Critical Care |

The Renal Safety of MRI With Gadolinium in Decompensated Cirrhosis FREE TO VIEW

Karl Langberg*, BS; Mohammad Asfari, MD; Ram Subramanian, MD
Author and Funding Information

Emory University, Atlanta, GA

Chest. 2012;142(4_MeetingAbstracts):392A. doi:10.1378/chest.1388931
Text Size: A A A
Published online


SESSION TYPE: Non Pulmonary Critical Care Posters

PRESENTED ON: Wednesday, October 24, 2012 at 01:30 PM - 02:30 PM

PURPOSE: Introduction: Renal function is an established prognostic factor that influences survival in patients with end stage liver disease. Given the potential risk of contrast nephropathy associated with intravenous iodinated CT contrast, alternate contrast modalities for abdominal imaging in advanced cirrhosis need to be examined. Aim: The purpose of this study was to examine the renal safety of MRI with gadolinium during abdominal imaging in patients with advanced liver disease.

METHODS: The study involved a retrospective analysis of 260 cases of abdominal MRI with gadolinium in patients with end stage liver disease and without renal replacement therapy, at a single academic center during the period 2007 to 2010. For each case, a serum creatinine was noted prior to, and within a week after the MRI. The serum creatinine values before and after the MRI were compared for each case using a paired t-test. In addition, the cases were analyzed for sub-acute complications of nephrogenic systemic fibrosis (NSF), a reported complication of gadolinium in end stage renal disease.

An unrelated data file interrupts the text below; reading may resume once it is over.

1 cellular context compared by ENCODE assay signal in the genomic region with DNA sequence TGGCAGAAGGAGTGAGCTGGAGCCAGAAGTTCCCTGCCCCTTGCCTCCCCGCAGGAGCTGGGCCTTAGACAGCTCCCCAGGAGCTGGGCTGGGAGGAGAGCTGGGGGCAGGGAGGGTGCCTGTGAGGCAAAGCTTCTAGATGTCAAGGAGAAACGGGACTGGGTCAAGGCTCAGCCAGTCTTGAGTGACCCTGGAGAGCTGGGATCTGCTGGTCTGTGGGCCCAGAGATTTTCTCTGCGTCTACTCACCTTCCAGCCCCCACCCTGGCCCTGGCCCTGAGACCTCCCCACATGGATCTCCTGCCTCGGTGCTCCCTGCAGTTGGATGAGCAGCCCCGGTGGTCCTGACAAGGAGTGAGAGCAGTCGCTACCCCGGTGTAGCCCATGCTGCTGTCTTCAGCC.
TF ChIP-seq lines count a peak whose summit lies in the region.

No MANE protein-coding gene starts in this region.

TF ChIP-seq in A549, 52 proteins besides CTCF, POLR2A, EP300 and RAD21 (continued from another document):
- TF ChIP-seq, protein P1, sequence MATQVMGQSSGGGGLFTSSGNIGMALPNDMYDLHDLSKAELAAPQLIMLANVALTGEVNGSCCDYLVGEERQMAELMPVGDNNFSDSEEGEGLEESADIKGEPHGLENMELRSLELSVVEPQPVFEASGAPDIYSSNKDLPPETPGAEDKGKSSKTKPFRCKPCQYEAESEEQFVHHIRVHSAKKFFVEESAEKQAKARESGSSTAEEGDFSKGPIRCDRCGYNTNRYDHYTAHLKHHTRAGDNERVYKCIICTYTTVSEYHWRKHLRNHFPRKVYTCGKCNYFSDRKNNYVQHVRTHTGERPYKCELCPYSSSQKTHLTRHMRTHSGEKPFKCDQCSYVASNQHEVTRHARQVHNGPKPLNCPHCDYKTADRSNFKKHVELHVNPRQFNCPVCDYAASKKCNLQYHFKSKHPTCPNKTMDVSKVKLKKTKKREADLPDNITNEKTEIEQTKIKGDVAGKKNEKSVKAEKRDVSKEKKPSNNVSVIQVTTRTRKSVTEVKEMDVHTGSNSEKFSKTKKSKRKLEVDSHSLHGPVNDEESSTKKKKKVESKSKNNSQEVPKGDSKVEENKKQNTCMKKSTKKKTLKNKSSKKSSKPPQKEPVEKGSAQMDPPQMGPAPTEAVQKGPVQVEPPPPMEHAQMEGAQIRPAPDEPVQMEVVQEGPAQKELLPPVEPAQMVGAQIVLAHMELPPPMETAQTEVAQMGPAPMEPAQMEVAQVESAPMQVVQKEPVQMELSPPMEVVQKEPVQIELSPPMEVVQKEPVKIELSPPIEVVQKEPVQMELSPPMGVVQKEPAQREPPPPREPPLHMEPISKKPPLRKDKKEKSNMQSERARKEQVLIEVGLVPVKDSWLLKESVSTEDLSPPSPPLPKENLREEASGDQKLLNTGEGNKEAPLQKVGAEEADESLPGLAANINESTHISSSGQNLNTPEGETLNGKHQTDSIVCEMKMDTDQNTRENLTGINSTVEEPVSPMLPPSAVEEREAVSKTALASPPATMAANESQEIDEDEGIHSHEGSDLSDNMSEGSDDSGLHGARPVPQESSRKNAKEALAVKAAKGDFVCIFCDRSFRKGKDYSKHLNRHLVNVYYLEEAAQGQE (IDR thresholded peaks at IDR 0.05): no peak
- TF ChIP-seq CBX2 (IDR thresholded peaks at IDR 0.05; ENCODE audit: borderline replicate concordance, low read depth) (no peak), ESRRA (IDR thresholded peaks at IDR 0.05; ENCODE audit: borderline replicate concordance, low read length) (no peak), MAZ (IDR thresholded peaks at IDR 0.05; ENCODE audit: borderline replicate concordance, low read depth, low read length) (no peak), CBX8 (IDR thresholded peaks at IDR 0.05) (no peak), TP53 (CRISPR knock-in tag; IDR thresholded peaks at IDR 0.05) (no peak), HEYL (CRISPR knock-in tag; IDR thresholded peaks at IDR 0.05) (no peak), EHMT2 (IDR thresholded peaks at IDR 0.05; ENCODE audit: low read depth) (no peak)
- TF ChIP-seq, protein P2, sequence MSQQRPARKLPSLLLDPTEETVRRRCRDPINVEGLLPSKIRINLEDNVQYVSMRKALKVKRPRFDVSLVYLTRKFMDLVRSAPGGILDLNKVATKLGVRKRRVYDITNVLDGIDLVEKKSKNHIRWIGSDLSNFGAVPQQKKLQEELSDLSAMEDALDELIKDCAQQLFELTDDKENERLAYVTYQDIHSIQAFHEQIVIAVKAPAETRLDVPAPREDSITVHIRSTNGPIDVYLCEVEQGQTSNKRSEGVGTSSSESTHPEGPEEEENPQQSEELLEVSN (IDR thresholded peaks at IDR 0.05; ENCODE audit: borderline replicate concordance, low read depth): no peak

RESULTS: The age of the patients ranged from 37 to 77 years, with 38% being female. The MELD score ranged from 7 to 33 (average MELD 15). The pre- MRI serum creatinine values ranged from 0.5 to 3.8 mg/dl, with 49 cases (19%) having values ≥ 1.5 mg/dl. A comparison of the pre and post MRI serum creatinine values did not demonstrate a statistically significant difference, including those cases with a pre-MRI serum creatinine > 1.5 mg/ dl. In addition, no cases of NSF were noted.

CONCLUSIONS: These observations suggest that MRI with gadolinium is a non-nephrotoxic imaging modality in end stage liver disease. Importantly, the renal safety of this modality extends to cases of advanced cirrhosis with concomitant renal insufficiency, in which contrast enhanced CT may be contraindicated due to the risk of CT contrast nephropathy.

CLINICAL IMPLICATIONS: Since renal function is an established prognostic factor that influences outcome in advanced cirrhosis, the renal safety of gadolinium as a contrast agent in cirrhosis may establish MRI as the preferred imaging modality in end stage liver disease.

DISCLOSURE: The following authors have nothing to disclose: Karl Langberg, Mohammad Asfari, Ram Subramanian

No Product/Research Disclosure Information

Emory University, Atlanta, GA




Citing articles are presented as examples only. In non-demo SCM6 implementation, integration with CrossRef’s "Cited By" API will populate this tab (http://www.crossref.org/citedby.html).

Some tools below are only available to our subscribers or users with an online account.

Related Content

Customize your page view by dragging & repositioning the boxes below.

Find Similar Articles
CHEST Journal Articles
PubMed Articles
  • CHEST Journal
    Print ISSN: 0012-3692
    Online ISSN: 1931-3543